The Heart of Flash
The one where my software and creative writing worlds collide
Behind every story lies a story. This one begins one Saturday morning in Malmö. To be precise, Saturday 7th March at the single-day, single-track Beauty in Code conference. I’m speaking in the afternoon. Just before nine o’clock, however, I’m still upstairs in my hotel room, taking it easy.
Just then I receive a WhatsApp message: “Are you coming down?” It’s from Alistair Cockburn, who’s giving both the opening talk of the day, Getting back to the Heart of Agile, and the closing one.
“Yes, but not for a few minutes. Got caught in an email.”
“I’m going to ask you to write and read at the end a flash fiction:). How much time do you need?”
WTAF?! Alistair knows I write flash fiction, but this is crossing the streams, mixing the tech part of my life with the writing part. But, as in Ghostbusters, I’ve learned that “don’t cross the streams” is ultimately the advice you ignore to get the most memorable effect. I’m in.
“Depends how long the flash is. Is this for the end-of-day talk?”
“Nope. Assignment is to use the 4 words of my talk. Not use the word agile. Use the concepts if you can.”
“And when do you want it? End of talk? Do you want an actual story? Or…?”
This time, however, no response. It’s 09:05 and I guess Alistair’s been messaging me while the conference is being introduced. Now he’s on stage. And I’d better get downstairs.
Spotting me as I enter, Alistair interrupts his flow and, across the audience, (re)sets the challenge. Not much extra info, except now I’m here and the clock’s ticking.
Basically, I have about 20 minutes to write a work of fiction from scratch, using the four key words of The Heart of Agile, not using the word agile, and incorporating anything else — words, concepts, whatever — from the talk.
I decided on the way down that I would categorically avoid writing about software development — too obvious! — but knowing what you’re not going to write is not the same as knowing what you’re going to write. I figured it needed to be lighthearted, but that’s tone not tale.
I listen and make notes and false starts… and then the flame catches and the words — 350 or so of them — follow. One quick edit pass later the story gets a spoken-word debut to a few hundred software developers.
And without further ado, here’s the words…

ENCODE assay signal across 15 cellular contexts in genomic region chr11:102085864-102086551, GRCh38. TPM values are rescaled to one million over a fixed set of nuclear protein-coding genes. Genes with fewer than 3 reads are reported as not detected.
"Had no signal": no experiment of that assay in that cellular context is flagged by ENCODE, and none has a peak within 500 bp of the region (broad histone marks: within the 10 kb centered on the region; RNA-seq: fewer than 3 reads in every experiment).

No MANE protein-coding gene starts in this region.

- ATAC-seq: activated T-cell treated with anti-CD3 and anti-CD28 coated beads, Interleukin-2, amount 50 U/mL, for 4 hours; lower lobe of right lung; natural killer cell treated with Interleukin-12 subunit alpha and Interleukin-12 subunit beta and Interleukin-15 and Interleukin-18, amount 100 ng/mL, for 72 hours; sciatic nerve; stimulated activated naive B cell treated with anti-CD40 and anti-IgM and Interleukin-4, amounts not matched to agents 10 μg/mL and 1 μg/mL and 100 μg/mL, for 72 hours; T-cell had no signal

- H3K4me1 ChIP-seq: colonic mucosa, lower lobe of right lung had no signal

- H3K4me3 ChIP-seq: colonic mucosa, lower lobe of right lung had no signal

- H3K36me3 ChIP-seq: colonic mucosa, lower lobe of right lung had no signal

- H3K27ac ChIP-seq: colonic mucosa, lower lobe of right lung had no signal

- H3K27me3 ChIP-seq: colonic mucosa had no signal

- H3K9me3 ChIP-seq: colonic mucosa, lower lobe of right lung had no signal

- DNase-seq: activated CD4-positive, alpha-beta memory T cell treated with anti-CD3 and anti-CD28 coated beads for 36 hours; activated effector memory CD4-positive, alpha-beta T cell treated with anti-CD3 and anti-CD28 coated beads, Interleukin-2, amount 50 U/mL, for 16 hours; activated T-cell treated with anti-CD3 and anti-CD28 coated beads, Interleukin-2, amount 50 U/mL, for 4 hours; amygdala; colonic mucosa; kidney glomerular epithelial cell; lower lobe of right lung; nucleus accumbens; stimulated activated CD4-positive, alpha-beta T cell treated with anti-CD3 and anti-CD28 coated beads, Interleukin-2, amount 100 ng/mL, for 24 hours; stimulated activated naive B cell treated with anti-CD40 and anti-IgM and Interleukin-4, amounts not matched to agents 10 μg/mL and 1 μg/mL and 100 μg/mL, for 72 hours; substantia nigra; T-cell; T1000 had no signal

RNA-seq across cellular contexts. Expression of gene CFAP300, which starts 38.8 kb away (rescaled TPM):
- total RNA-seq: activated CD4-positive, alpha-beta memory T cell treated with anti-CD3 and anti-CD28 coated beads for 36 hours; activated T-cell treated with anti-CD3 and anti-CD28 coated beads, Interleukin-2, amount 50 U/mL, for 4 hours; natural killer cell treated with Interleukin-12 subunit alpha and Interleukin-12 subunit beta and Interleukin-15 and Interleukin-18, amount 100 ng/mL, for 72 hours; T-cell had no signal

Kokoro was late. Kokoro was lost. The supermarket was a maze, but no compass would save her. Alistair was coming round for dinner.
“What do you like to eat?”
“Oh, pretty much anything.”
“Yes, but what would you like?”
“Oh, I dunno, surprise me!”
How was she supposed to work like this? He couldn’t — or wouldn’t — tell her exactly what he wanted, but she was supposed to make something? And something good.
“I hear you’re a great cook.”
All the pressure, none of the information. No plan. No clear goals. How could she deliver?
Alistair was coming round for dinner. It turns out that was — she looked at her watch — in less than ten minutes. Not five hours as she’d assumed — all day to plan and cook.
“I’ll see you in 15,” he’d messaged.
“What?! I thought you said ‘dinner’.”
“I did! Sunday dinner. You know, the big meal of the day!”
Dammit. Alistair from Yorkshire. Kokoro thought she knew English. She’d lived in the US, lived in Australia and now, in London, for five years. But Yorkshire. Bloody Vikings. Dinner on Sunday was lunchtime everywhere else. An off-by-one meal error.
She had no idea what she was going to cook, but she was running down the aisles filling her basket. Carbs, coffee, protein, wine, random vegetables — no nothing frozen — tins, more wine, sauce — you can’t create something real without sauce, always trust the sauce, the sauce is the truth — but which one? All of them. More carbs, more tins, more wine. Checkout, credit card, run.
Three minutes. Takes 120 seconds to her front door.
Alistair still wasn’t there. Unpacking was a luxury of time she couldn’t afford. She poured her bags out on the counter. She reflected on what was there. Anything was possible. Everything was possible. But what?
The doorbell went.
“You look hot,” said Alistair.
“Why, thank you,” she raised her eyebrows and the corners of a smile.
“No, I mean, you’re sweating.”
“What’s for dinner?”
“I thought I’d surprise you. I’ve brought a set of possibilities, kept the options open. And there’s wine. I thought we’d cook together, collaborate and decide, and drinking wine improves everything.”
“Perfect! What a great idea. I think you’ve found the way to my heart.”